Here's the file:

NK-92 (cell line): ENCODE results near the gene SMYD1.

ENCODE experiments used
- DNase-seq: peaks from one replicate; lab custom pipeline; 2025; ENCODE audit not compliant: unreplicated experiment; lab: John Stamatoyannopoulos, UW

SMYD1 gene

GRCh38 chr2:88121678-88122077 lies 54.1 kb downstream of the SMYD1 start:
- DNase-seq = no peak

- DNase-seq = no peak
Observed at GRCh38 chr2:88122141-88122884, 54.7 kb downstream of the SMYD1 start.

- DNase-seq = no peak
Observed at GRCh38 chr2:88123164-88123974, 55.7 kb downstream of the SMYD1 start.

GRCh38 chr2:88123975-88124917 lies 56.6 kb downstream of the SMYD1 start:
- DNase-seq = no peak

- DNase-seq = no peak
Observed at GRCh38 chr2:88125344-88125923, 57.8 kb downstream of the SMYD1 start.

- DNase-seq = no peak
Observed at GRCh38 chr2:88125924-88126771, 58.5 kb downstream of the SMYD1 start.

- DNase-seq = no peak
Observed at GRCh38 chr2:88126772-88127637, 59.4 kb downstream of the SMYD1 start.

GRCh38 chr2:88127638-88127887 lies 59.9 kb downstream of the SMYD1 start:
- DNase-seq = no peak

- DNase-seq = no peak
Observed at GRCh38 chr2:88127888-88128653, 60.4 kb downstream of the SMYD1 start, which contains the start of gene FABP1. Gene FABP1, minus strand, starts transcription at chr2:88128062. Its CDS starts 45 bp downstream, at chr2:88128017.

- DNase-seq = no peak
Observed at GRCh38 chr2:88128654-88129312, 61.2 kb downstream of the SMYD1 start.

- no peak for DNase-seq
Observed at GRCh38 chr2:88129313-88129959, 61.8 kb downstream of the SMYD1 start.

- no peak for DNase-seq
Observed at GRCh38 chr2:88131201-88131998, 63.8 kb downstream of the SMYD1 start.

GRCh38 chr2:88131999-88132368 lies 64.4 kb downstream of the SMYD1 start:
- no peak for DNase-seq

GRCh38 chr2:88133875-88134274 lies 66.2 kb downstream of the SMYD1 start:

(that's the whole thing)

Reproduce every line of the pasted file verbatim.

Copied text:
NK-92 (cell line): ENCODE results near the gene SMYD1.

ENCODE experiments used
- DNase-seq: peaks from one replicate; lab custom pipeline; 2025; ENCODE audit not compliant: unreplicated experiment; lab: John Stamatoyannopoulos, UW

SMYD1 gene

GRCh38 chr2:88121678-88122077 lies 54.1 kb downstream of the SMYD1 start:
- DNase-seq = no peak

- DNase-seq = no peak
Observed at GRCh38 chr2:88122141-88122884, 54.7 kb downstream of the SMYD1 start.

- DNase-seq = no peak
Observed at GRCh38 chr2:88123164-88123974, 55.7 kb downstream of the SMYD1 start.

GRCh38 chr2:88123975-88124917 lies 56.6 kb downstream of the SMYD1 start:
- DNase-seq = no peak

- DNase-seq = no peak
Observed at GRCh38 chr2:88125344-88125923, 57.8 kb downstream of the SMYD1 start.

- DNase-seq = no peak
Observed at GRCh38 chr2:88125924-88126771, 58.5 kb downstream of the SMYD1 start.

- DNase-seq = no peak
Observed at GRCh38 chr2:88126772-88127637, 59.4 kb downstream of the SMYD1 start.

GRCh38 chr2:88127638-88127887 lies 59.9 kb downstream of the SMYD1 start:
- DNase-seq = no peak

- DNase-seq = no peak
Observed at GRCh38 chr2:88127888-88128653, 60.4 kb downstream of the SMYD1 start, which contains the start of gene FABP1. Gene FABP1, minus strand, starts transcription at chr2:88128062. Its CDS starts 45 bp downstream, at chr2:88128017.

- DNase-seq = no peak
Observed at GRCh38 chr2:88128654-88129312, 61.2 kb downstream of the SMYD1 start.

- no peak for DNase-seq
Observed at GRCh38 chr2:88129313-88129959, 61.8 kb downstream of the SMYD1 start.

- no peak for DNase-seq
Observed at GRCh38 chr2:88131201-88131998, 63.8 kb downstream of the SMYD1 start.

GRCh38 chr2:88131999-88132368 lies 64.4 kb downstream of the SMYD1 start:
- no peak for DNase-seq

GRCh38 chr2:88133875-88134274 lies 66.2 kb downstream of the SMYD1 start: